As I write this piece, the new government is being confirmed by the Israeli Knesset. For a change, most people I know are are optimistic that the new government may actually accomplish some good. The Haredim have been running around claiming that the government being formed is "based on sin".The Haredim further contend that this new government "anti-semitic"– because Lapid opposed having any Haredim as part of the government. It's true that Lapid did not want the Haredim included. However, neither did most of the population– not because anyone hates them– simply because our current social economic trajectory was not sustainable. When the statistics came out that there the majority of First graders in this country were either Haredi and Arab, it was clear to everyone that our long-term future could not sustain having a large and growing rapidly (haredi sector) receive an ever larger part of the public pie without contributing and being part of the state.
For those who lament the power of the Israeli right, in general, and the power of Habayit Hayehudi, let by Naftali Bennet, in particular, I say while I share some of your concerns, history has shown that we can not deal simultaneously with the making peace, and working to change the state's relationship with the Haredim. What has also become clear is that we cannot wait for peace before bringing about these crucial internal changes. If there ever was a time during which the Middle East was less ready for peace, it is at the moment. Our two strongest neighbors are engulfed in internal problems– one in the region's bloodiest Civil War and the second in an ongoing political religious, economic drama (with no end in sight.) Yes, we need peace– and we almost always try strongly to achieve it. However, we have a unique opportunity to deal with Zionism's second biggest threat. Hopefully the new government will succeed in bringing about those desperately needed changes.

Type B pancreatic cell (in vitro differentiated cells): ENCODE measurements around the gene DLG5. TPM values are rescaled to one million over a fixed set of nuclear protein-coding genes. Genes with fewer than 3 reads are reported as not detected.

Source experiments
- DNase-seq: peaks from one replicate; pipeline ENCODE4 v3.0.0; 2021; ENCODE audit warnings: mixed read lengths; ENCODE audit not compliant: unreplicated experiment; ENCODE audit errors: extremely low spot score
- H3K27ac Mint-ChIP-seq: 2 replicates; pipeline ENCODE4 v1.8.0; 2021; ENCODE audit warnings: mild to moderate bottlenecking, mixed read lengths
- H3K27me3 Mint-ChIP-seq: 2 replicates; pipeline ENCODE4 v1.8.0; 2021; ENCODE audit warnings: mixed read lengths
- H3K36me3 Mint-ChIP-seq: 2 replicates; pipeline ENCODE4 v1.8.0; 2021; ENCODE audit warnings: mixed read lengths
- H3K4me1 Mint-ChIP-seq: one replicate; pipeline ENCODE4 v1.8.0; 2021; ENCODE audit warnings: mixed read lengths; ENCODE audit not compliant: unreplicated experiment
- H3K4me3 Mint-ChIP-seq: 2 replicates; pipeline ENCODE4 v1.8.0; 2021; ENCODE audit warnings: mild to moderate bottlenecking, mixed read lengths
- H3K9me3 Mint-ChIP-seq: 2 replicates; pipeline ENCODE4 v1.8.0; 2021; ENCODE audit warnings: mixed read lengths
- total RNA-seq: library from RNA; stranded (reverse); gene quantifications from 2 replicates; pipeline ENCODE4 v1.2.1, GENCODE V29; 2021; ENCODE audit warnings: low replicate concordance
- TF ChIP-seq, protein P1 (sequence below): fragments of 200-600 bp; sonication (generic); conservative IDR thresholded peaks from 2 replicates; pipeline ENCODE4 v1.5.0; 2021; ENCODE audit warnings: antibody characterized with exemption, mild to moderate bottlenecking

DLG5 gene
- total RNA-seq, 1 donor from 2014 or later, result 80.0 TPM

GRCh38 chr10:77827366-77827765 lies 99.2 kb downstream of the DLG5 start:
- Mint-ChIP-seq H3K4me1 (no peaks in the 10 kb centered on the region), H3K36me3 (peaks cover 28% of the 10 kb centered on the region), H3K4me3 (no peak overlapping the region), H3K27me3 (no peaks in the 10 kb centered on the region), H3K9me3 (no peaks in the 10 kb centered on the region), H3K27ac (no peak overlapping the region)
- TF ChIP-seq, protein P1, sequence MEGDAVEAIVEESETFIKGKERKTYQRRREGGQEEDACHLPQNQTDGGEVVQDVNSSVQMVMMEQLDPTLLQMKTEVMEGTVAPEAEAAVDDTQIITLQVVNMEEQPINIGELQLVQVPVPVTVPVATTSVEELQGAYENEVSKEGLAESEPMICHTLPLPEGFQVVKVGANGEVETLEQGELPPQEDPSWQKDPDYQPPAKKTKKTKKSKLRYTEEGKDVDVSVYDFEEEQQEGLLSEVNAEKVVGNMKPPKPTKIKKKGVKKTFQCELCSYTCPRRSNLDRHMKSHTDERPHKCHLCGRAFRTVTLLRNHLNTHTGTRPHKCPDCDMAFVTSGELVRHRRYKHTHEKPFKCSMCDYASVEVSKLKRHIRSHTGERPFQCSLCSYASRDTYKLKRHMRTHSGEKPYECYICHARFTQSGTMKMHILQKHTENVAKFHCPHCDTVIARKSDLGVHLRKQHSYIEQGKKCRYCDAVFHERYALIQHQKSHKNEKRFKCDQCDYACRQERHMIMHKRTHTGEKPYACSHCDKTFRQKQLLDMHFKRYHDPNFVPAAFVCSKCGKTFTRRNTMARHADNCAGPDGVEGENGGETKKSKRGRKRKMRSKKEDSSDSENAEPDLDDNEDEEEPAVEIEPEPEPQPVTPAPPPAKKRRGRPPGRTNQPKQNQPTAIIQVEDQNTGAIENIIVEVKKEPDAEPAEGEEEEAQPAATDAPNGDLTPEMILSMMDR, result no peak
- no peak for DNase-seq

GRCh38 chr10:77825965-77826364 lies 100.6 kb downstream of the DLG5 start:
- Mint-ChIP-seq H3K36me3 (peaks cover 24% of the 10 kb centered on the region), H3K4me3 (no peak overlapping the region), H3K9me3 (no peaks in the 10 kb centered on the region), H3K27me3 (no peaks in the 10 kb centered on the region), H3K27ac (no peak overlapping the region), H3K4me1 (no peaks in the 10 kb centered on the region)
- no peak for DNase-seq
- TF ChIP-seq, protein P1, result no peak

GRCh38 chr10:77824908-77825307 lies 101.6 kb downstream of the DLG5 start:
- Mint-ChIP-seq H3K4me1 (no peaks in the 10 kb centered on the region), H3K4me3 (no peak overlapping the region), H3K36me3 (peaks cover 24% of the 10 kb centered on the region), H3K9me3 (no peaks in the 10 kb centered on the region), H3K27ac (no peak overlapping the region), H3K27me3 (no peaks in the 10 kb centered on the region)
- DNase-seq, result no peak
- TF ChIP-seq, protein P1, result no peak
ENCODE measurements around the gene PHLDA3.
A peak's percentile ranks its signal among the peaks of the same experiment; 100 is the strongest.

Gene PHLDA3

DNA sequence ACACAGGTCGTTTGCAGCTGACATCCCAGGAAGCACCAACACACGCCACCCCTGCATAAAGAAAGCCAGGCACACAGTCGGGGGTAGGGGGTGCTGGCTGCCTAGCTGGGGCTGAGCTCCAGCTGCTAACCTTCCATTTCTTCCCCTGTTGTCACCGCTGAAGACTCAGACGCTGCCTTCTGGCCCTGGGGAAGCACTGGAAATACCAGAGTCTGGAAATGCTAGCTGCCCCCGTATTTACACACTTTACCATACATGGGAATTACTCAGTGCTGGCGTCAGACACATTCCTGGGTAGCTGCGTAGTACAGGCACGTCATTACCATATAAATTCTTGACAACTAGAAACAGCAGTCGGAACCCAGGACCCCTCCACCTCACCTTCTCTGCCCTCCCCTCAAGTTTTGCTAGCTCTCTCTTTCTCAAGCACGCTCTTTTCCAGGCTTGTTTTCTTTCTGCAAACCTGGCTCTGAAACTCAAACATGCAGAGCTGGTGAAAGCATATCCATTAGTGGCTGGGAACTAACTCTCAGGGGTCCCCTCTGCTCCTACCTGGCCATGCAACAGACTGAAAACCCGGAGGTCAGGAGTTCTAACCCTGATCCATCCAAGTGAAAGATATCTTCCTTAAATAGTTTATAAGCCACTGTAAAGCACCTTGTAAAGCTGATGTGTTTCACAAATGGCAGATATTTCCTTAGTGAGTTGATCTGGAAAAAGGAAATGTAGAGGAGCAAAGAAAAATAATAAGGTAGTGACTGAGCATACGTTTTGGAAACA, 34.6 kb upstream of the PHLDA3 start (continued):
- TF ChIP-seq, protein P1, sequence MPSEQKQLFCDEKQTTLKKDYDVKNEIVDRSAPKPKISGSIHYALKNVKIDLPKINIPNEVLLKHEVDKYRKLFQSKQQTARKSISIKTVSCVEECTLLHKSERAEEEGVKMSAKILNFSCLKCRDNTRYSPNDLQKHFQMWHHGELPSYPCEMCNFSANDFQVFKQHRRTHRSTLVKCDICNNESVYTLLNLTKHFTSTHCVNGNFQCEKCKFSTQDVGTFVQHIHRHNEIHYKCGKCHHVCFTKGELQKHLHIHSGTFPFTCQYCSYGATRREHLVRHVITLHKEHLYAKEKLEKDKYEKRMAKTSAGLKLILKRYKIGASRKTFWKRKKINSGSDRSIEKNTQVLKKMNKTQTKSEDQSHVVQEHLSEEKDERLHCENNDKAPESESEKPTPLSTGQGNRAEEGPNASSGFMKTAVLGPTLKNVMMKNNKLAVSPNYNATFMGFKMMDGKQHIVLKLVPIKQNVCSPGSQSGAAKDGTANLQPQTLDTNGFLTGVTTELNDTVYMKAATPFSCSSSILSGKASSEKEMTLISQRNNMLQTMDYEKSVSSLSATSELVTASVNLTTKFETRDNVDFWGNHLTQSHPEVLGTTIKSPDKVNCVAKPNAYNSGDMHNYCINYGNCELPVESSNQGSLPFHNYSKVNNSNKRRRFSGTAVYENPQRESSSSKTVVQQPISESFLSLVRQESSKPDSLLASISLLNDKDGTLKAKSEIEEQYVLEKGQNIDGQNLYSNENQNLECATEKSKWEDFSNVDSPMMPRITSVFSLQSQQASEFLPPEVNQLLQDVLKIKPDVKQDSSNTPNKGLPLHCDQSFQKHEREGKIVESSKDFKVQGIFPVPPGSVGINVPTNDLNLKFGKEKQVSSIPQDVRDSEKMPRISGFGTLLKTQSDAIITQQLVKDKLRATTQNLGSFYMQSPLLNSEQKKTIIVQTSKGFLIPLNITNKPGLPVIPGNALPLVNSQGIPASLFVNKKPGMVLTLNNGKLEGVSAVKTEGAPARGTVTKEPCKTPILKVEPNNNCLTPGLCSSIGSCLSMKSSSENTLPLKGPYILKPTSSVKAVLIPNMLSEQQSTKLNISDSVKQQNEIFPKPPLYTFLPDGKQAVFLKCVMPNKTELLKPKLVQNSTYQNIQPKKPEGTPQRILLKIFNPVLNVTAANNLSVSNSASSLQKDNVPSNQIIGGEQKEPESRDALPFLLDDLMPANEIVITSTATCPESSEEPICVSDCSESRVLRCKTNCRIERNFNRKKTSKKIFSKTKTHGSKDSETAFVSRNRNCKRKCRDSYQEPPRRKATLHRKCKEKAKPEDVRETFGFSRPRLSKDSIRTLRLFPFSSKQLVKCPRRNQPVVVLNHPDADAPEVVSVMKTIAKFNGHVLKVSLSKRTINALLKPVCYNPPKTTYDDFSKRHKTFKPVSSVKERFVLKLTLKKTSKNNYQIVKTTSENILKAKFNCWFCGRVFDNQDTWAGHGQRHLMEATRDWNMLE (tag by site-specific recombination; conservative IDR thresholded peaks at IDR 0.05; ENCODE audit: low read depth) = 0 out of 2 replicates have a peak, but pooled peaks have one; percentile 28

This week marks the second anniversary of the start of the Syrian Civil War. We have become almost fully inoculated from realizing just how bloody and deadly it has been. Estimates are that 100,000 people have been killed. There are over 1 million refugees, and if the war was to stop tomorrow (something that is very unlikely) it would cost $42 billion to rebuild the country. The rebels are slowly, (but surely) gaining on Assad. Their progress has been very slow, and Assad has shown no sign of giving up. So the killing goes on.